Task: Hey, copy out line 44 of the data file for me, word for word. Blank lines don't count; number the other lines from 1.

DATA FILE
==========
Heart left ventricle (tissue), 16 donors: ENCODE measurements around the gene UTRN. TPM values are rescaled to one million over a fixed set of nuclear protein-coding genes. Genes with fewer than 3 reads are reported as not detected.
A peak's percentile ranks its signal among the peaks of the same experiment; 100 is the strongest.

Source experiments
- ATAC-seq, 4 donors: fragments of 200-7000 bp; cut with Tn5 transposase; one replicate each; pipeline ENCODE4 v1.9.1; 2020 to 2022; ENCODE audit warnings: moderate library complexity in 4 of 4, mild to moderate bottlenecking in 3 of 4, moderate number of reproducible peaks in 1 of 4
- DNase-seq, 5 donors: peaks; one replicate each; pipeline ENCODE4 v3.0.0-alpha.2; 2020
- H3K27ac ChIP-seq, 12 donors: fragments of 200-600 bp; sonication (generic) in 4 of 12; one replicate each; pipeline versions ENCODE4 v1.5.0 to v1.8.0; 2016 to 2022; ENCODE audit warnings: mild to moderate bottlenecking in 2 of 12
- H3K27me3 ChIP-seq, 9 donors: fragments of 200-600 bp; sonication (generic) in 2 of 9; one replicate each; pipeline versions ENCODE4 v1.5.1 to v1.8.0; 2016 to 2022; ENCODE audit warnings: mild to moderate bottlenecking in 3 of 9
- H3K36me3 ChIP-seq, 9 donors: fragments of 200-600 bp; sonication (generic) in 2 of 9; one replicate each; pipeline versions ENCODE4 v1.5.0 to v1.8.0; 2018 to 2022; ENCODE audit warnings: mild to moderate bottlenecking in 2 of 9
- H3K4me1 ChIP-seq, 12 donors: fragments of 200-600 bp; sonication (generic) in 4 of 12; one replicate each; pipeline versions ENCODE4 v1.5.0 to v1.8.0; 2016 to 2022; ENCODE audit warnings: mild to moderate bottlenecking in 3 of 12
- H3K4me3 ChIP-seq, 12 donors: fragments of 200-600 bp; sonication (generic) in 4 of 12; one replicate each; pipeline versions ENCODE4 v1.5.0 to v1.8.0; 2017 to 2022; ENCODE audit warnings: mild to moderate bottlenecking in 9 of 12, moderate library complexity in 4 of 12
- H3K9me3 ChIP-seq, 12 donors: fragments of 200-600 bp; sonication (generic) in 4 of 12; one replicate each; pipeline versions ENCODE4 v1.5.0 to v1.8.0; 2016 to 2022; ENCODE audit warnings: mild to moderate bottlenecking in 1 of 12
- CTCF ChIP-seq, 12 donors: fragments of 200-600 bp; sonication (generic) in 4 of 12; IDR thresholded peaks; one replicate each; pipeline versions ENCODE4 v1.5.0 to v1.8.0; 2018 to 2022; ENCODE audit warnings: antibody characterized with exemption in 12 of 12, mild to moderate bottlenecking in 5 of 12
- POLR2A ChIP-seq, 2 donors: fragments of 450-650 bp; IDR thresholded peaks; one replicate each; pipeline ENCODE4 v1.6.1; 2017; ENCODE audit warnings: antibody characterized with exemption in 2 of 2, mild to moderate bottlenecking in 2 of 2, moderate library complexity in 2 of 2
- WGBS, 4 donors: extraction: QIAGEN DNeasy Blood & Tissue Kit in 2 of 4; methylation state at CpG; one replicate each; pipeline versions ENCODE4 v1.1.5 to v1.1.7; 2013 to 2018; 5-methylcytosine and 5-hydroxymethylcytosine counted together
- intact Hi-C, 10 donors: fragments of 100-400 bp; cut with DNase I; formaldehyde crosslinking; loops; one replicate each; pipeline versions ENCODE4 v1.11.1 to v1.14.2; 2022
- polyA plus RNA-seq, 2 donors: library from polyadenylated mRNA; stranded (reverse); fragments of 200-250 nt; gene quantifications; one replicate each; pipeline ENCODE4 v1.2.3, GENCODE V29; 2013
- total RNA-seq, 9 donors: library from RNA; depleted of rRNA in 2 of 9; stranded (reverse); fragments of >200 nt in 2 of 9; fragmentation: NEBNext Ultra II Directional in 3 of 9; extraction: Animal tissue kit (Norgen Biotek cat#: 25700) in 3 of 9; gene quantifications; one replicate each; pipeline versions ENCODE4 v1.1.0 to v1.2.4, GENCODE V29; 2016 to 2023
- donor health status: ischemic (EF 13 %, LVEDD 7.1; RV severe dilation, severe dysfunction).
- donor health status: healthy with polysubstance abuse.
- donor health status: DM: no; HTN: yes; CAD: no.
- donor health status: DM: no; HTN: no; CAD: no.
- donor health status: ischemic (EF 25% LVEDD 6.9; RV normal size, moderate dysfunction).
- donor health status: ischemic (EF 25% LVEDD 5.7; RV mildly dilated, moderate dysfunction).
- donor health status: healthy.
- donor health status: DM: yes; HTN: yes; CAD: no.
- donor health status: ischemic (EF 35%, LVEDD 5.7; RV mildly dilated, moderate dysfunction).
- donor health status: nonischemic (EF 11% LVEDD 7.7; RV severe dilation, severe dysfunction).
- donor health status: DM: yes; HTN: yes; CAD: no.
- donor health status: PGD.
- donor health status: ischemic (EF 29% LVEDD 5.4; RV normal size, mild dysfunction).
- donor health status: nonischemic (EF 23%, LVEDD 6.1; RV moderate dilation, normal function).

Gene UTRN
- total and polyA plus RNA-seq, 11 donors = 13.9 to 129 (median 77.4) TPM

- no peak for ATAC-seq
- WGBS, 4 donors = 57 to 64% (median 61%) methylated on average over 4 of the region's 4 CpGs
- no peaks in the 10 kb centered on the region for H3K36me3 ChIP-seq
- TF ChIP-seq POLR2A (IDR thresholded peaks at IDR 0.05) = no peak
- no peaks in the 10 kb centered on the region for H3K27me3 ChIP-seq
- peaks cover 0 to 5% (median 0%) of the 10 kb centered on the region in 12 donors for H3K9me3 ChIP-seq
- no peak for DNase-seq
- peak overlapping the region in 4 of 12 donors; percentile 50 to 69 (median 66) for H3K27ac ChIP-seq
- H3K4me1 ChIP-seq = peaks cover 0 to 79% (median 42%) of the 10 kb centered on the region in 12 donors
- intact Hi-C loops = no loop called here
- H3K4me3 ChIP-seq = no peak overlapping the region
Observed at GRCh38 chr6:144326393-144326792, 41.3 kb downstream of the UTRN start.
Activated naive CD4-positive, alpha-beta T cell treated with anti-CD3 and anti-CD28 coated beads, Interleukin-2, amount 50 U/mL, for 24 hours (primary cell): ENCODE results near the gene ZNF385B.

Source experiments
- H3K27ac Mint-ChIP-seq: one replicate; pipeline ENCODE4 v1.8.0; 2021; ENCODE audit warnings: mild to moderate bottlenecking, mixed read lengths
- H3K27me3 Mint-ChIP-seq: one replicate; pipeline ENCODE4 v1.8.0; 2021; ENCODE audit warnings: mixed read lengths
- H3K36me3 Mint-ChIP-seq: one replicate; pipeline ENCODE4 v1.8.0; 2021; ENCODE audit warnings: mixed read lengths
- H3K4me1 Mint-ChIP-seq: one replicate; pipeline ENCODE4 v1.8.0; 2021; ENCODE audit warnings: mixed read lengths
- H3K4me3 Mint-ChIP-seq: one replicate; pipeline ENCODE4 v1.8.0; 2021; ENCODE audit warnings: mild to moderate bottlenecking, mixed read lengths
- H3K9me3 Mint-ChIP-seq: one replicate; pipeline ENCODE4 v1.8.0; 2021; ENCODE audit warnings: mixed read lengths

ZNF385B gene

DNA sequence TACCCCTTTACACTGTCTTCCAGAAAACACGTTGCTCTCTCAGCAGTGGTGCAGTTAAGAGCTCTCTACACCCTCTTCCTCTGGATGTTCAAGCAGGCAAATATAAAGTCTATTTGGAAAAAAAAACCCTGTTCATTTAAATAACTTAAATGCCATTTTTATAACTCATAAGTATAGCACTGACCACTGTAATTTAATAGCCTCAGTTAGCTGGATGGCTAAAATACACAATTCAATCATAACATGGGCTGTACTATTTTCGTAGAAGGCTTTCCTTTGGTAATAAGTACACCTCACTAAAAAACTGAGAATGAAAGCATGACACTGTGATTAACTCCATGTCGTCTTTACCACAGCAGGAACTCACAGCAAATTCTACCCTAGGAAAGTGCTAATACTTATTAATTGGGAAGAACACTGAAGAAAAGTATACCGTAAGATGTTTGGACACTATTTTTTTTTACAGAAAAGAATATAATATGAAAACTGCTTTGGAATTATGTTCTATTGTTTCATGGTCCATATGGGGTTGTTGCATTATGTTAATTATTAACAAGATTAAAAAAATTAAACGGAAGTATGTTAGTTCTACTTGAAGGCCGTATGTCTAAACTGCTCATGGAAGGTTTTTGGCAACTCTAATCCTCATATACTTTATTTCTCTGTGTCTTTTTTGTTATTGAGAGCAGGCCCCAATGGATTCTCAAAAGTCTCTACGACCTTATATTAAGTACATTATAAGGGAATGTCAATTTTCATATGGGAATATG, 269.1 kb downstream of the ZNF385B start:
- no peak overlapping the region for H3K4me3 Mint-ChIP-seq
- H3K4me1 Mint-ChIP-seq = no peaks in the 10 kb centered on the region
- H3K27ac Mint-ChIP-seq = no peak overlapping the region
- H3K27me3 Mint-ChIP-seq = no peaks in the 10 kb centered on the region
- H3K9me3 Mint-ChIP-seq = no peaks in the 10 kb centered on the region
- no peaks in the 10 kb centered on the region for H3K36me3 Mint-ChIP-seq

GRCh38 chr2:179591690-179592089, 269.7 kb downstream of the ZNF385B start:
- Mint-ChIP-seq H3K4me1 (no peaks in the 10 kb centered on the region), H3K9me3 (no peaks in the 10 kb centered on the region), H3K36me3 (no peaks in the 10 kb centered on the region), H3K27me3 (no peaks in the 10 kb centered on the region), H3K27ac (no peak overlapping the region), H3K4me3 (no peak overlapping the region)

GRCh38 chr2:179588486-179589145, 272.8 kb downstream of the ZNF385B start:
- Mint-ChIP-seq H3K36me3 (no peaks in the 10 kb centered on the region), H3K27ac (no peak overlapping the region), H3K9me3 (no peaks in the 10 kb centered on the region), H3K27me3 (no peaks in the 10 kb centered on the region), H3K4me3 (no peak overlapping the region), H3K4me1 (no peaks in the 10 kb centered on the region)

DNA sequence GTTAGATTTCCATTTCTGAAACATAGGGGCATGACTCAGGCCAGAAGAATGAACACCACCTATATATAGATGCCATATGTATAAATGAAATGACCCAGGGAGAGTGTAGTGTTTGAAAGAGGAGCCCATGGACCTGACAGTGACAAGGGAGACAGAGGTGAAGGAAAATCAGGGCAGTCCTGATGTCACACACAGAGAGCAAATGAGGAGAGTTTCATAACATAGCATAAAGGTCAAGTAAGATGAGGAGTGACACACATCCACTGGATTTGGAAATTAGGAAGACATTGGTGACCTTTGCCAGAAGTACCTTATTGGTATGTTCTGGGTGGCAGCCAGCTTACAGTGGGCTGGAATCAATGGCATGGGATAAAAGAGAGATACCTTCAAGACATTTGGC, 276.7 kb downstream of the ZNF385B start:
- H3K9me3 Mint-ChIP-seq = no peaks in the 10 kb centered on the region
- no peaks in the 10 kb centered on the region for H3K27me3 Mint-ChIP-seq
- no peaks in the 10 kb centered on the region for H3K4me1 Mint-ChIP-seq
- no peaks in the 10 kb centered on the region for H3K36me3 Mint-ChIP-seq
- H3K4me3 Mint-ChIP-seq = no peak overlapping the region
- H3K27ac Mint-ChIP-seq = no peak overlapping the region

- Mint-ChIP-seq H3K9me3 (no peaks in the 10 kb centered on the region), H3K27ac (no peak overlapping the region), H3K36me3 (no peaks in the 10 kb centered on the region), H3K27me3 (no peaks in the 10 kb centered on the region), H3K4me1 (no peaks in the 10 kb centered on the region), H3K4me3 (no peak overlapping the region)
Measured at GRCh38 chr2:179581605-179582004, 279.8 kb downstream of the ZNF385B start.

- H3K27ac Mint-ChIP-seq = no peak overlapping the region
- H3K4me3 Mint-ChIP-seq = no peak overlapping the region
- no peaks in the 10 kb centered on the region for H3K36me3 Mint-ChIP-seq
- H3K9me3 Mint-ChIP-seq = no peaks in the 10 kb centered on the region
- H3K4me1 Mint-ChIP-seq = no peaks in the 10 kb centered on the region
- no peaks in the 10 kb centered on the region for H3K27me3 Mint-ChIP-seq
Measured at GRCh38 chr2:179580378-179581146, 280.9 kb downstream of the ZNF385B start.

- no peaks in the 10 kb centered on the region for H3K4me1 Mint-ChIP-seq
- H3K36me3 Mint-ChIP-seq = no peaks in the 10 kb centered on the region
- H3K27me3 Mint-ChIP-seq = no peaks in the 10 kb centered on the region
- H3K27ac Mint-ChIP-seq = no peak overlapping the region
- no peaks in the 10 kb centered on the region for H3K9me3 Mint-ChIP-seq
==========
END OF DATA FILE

- H3K4me3 ChIP-seq = no peak overlapping the region